Circular economy: Researchers show how synthetic rubber raw material can be degraded
Enzymes are capable of degrading synthetic polyisoprene. The specific conditions for that have now been created and exploited by researchers at Martin Luther-University Halle-Wittenberg (MLU) and the Leibniz Institute of Plant Biochemistry (IPB). Polyisoprene is the principal component of natural rubber and of many types of rubber also used in car tires, for example. Up until now, it has only been possible to degrade polyisoprene, with a composition similar to naturally occurring rubber. The present research could provide important insights toward a circular economy. The study appeared in the journal Green Chemistry.
Natural rubber is used to make polyisoprene, which in turn enables the production of many types of rubbers and plastics. Polyisoprene is a long-chain molecule formed by linking hundreds or thousands of smaller isoprene molecules. "Various bacteria are able to degrade natural polyisoprene with the help of enzymes," says MLU chemist Vico Adjedje. Enzymes are biomolecules that make chemical reactions possible in all living organisms—from simple single-celled organisms to humans. Since global demand for rubber products is greater than can be satisfied by existing stocks of natural rubber, the starting material is mainly produced by chemical synthesis. Natural and synthetic variants have similar properties, but exhibit a number of differences in the structure of the molecules of which they are composed.
The research teams of Prof. Dr. Wolfgang Binder at MLU and Jun.-Prof. Dr. Martin Weissenborn at IPB and MLU have now found a way to decompose artificially produced polyisoprene using the enzyme LCPK30. "We are the first to have succeeded in getting the polyisoprene into a form that the enzyme can also work with," says Binder. In doing so, the researchers took inspiration from nature: "Our assumption was that synthetic polyisoprene should be present in an emulsion so that the enzyme can work properly," Adjedje says.
Milk, which consists largely of water and fat, provides a typical example of an emulsion. It forms globules a few micrometers in size, and its fine distribution in water lets the milk seem cloudy. Just like fat, polyisoprene is virtually insoluble in water. Nature nevertheless manages to distribute it evenly in water: as milky-white latex milk, which is harvested on rubber plantations and processed into natural rubber. Inspired by this latex milk, the researchers succeeded in distributing synthetically produced polyisoprene evenly in water, using a specific solvent. The enzyme complied with the artificial emulsion and thus remained intact over the reaction time, breaking down the long molecular chains of the polyisoprene into much smaller fragments.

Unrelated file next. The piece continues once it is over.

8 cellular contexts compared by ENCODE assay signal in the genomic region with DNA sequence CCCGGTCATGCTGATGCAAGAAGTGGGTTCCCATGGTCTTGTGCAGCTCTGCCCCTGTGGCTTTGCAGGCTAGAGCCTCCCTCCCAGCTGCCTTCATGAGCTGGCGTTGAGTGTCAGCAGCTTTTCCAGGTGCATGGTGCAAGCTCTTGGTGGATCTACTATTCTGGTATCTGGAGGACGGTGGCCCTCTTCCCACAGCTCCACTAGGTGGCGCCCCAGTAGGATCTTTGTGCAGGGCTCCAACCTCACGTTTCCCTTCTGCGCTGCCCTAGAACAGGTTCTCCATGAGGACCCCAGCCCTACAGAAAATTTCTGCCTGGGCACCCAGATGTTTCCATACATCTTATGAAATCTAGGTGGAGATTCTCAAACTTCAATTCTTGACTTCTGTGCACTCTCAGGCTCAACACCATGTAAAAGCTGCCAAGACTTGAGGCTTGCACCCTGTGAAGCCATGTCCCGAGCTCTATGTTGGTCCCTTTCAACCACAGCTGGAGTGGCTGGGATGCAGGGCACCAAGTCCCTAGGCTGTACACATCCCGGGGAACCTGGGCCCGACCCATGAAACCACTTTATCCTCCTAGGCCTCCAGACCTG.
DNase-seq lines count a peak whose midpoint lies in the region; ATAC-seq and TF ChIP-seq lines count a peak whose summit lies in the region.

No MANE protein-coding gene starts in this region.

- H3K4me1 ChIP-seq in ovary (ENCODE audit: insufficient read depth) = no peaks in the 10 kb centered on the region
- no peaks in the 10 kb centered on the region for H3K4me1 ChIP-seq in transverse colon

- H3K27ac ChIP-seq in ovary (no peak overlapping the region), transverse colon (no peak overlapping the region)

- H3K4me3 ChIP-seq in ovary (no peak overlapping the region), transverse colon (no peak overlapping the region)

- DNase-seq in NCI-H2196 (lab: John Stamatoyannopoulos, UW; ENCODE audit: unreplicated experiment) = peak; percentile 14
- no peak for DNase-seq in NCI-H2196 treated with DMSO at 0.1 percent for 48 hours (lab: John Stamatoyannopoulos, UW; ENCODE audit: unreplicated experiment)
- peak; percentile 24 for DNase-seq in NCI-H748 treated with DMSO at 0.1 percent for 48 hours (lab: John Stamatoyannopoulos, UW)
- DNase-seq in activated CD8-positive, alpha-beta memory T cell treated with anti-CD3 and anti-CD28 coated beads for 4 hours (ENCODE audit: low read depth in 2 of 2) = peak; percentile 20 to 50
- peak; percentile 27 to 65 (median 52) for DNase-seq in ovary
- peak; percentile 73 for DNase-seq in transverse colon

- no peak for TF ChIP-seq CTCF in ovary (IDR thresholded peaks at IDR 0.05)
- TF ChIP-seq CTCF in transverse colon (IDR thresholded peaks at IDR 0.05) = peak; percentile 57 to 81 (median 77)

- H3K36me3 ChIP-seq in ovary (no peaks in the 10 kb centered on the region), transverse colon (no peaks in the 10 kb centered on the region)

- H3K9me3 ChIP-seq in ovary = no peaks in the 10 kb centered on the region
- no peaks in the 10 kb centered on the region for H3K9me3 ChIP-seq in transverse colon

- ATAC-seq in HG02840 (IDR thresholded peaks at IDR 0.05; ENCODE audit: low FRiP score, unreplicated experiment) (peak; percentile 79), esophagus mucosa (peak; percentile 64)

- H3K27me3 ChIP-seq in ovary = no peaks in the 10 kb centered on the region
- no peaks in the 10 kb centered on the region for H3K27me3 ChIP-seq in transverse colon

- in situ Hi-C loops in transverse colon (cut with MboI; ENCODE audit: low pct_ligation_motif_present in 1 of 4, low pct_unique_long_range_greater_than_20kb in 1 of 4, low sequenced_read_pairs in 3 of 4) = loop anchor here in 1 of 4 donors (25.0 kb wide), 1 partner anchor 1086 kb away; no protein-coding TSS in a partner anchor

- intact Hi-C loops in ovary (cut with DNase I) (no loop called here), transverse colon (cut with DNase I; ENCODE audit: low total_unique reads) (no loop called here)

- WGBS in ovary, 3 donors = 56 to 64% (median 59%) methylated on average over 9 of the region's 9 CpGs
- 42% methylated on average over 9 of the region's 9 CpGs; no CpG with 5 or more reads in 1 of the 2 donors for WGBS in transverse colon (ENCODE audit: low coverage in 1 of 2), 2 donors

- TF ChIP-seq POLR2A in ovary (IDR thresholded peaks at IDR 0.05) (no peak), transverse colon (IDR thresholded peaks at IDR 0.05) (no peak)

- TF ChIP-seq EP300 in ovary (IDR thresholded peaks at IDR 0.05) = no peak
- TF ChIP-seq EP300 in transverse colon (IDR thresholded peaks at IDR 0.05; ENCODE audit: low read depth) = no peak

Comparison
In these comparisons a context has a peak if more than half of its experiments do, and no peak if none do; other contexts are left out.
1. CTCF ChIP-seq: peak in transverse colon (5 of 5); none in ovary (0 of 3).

The researchers' goal is to be able to break down other similar substances from car tires in the future. "A lot happens to the starting material before it becomes a finished tire: the molecule chains are chemically cross-linked to change the mechanical properties. Plasticizers and antioxidants are added. The latter in particular present a problem for the enzyme because they attack its structure," says Adjedje. The results also provide important impetus toward a recycling economy. "We could further process the degradation products into fine chemicals and fragrances—or reproduce new plastics," explains Binder. The researchers used LCPK30 as it occurs in nature. Weissenborn's research team is currently working on optimizing the enzyme so that it becomes less sensitive to solvents and triggers further reactions.